GOP heavyweights from around the country gathered Wednesday night at a Tampa Yacht & Country Club reception as part of the Republican National Committee’s three-day summer meeting in Tampa, writes Rick Danielson.
To welcome them, the roster of state and local officials included Gov. Rick Scott, Lt. Gov. Jennifer Carroll, state Chief Financial Officer Jeff Atwater, former Gov. Bob Martinez and Clearwater Mayor Frank Hibbard, all Republicans, plus Bob Buckhorn, the Democratic mayor of Tampa and former Tampa Mayor Dick Greco, also a Democrat.
A notable no-show: St. Petersburg Mayor Bill Foster, a Republican. He was invited, but had a prior engagement to speak at Bethel Metropolitan Baptist Church.
A prior engagement to speak at Bethel Metropolitan Baptist Church? No offense to Pastor Rickey Houston, but Mayor Foster should have re-scheduled his “prior engagement.”
In case Mayor Foster doesn’t realize it, staging the Republican National Convention is like hosting four Super Bowls. Yet, Foster seems to care less about what will be the most important event ever held in Tampa Bay. Sure, Tampa is the official host city, but, for the convention to succeed, it will have to be a regional affair.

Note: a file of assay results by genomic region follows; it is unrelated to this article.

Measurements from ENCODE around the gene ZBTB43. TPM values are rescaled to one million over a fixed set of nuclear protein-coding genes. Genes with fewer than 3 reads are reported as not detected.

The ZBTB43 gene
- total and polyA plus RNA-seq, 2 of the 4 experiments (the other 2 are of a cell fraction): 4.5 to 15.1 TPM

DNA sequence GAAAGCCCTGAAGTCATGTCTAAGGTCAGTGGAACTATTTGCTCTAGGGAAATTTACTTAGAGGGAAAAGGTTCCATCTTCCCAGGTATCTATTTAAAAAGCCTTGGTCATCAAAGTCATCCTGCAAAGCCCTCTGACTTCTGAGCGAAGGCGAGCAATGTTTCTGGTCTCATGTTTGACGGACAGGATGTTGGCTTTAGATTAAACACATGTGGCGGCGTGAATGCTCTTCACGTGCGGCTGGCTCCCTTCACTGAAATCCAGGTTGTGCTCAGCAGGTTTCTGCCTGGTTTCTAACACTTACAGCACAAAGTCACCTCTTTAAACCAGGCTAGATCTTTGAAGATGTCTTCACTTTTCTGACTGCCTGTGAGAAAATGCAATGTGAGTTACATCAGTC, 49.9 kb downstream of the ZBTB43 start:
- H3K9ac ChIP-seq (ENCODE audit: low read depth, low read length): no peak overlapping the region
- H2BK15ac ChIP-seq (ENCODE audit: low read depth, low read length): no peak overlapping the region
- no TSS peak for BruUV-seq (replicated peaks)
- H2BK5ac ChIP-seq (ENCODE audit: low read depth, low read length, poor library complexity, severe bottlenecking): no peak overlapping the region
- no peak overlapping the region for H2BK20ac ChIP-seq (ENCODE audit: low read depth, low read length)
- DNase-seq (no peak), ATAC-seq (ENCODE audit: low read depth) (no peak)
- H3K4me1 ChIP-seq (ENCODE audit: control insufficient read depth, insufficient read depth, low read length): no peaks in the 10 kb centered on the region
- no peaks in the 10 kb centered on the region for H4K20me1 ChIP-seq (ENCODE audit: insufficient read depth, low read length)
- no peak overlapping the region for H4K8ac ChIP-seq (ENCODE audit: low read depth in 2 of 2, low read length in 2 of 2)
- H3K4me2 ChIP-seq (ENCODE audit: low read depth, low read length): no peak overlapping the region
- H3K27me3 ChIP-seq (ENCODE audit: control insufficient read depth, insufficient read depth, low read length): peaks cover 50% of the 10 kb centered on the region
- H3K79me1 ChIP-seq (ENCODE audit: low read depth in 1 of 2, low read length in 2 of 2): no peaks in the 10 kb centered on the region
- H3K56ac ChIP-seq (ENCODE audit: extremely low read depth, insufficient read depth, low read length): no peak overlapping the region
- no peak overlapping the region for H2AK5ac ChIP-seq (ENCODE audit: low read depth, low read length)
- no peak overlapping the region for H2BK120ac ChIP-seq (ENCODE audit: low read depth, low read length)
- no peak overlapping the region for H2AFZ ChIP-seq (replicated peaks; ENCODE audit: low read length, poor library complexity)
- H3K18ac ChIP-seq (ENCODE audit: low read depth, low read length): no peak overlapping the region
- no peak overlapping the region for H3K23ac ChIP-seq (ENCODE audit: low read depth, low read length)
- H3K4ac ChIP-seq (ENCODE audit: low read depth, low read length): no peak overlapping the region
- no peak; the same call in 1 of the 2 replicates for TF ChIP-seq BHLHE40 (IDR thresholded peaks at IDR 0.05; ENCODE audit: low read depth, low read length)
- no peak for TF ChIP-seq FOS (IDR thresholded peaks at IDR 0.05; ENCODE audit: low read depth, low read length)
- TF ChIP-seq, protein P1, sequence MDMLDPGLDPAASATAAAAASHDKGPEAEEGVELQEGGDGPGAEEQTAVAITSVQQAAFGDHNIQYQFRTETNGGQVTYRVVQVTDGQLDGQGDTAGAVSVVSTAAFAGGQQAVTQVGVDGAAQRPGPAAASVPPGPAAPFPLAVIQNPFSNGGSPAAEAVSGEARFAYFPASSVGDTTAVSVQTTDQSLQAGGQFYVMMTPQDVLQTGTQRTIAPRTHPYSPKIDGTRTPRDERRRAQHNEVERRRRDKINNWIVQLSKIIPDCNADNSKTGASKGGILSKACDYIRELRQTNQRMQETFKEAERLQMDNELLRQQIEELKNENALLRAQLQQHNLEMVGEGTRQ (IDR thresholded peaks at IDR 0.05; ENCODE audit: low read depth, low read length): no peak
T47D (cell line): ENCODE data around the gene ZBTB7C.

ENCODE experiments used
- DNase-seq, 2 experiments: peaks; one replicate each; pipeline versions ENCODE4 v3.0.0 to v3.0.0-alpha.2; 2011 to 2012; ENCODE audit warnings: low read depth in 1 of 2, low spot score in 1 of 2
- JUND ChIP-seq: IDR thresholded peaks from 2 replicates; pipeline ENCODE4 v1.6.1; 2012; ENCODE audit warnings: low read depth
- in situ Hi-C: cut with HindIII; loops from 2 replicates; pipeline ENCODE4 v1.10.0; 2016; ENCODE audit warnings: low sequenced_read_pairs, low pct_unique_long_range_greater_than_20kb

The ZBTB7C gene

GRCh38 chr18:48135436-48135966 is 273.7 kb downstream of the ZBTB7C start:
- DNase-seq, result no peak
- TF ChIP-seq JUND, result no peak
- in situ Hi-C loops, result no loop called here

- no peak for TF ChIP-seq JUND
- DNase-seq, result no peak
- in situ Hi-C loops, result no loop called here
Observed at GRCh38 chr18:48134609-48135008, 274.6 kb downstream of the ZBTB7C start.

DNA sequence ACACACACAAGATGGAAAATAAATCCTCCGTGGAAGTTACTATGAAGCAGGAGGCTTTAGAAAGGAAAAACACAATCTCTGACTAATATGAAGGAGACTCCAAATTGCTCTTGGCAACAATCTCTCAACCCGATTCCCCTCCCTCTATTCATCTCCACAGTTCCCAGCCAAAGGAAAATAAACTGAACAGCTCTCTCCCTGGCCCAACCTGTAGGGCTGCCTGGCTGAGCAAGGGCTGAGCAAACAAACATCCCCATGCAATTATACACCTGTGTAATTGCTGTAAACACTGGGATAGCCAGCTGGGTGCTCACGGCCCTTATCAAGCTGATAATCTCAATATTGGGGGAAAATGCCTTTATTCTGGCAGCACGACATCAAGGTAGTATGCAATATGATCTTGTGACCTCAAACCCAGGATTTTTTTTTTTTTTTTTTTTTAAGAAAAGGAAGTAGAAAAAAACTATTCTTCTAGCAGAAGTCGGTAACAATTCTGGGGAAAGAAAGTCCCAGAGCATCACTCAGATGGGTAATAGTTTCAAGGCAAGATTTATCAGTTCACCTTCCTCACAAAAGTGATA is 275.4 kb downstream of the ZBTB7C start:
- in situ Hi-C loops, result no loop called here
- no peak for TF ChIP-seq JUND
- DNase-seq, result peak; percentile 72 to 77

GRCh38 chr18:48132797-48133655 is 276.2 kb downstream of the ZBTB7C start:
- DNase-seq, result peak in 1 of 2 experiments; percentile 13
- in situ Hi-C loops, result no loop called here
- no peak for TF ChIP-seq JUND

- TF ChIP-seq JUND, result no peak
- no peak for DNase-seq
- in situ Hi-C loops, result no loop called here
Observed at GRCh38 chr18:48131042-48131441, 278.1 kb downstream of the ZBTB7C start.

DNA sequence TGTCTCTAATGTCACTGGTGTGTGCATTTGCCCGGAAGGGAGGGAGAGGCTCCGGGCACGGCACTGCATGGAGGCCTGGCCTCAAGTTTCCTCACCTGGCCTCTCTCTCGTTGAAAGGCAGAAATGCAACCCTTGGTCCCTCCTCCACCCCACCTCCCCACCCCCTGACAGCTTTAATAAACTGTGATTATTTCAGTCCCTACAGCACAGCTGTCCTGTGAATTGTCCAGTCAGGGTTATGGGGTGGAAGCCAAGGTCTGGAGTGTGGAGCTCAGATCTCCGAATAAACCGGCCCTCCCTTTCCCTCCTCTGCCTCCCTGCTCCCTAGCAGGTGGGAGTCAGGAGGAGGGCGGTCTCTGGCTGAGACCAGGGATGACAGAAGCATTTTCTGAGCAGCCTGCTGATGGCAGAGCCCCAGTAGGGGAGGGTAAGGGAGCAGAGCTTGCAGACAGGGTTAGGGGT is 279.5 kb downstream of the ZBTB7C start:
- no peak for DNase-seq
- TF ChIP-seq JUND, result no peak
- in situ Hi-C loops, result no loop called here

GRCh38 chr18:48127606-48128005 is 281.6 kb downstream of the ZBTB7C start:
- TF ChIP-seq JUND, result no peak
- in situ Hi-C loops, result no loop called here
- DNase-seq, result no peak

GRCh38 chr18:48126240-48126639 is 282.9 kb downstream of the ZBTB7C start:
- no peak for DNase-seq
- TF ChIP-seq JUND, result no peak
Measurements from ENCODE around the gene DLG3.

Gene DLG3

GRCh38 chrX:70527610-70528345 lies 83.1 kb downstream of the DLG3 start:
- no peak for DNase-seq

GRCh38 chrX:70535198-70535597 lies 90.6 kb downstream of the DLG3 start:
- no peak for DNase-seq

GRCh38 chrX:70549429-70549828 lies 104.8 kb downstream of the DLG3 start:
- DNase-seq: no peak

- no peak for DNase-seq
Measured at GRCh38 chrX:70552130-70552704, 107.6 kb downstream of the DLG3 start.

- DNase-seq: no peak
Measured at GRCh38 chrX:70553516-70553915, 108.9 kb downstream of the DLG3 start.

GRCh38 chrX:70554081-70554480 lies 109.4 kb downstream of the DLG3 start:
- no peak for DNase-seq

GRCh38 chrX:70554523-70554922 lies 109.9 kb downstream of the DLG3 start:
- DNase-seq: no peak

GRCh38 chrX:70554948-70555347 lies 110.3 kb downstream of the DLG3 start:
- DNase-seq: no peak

Yet, Bill Foster acts as if might roadblock the Howard Franklin Bridge during the convention.
What’s really odd is that Foster is a red-meat Republican, but it’s Tampa’s Democratic mayor, Bob Buckhorn, who has been rolling out the welcome map. According to Danielson’s report, Buckhorn interrupted a family vacation to fly home from North Carolina and attend the reception.
Meanwhile, Bill Foster had his “prior engagement.”
The truth is Foster has completely missed an opportunity by not being engaged in the RNC planning process. Early on his administration, a small group of dedicated Republicans who had supported Foster in his campaign approached the Mayor about maximizing the city’s role in the 2012 RNC. One of their ideas was to create an ad hoc committee of prominent St. Petersburg Republicans dedicated to that goal. But the group never heard back from Foster and the city’s efforts to date have been minimal at best.
In case there is any doubt about Foster missing an opportunity, consider this: what if Rick Baker were still Mayor and tens of thousands of Republicans (and at least 18,000 members of the media) were coming to Tampa Bay? I guarantee by the time Baker was done with the marketing and planning, one would think the actual convention was being held in St. Pete rather than Tampa.
Instead, with Mayor Milquetoast in charge, St. Pete is an afterthought to its neighbor across the bay.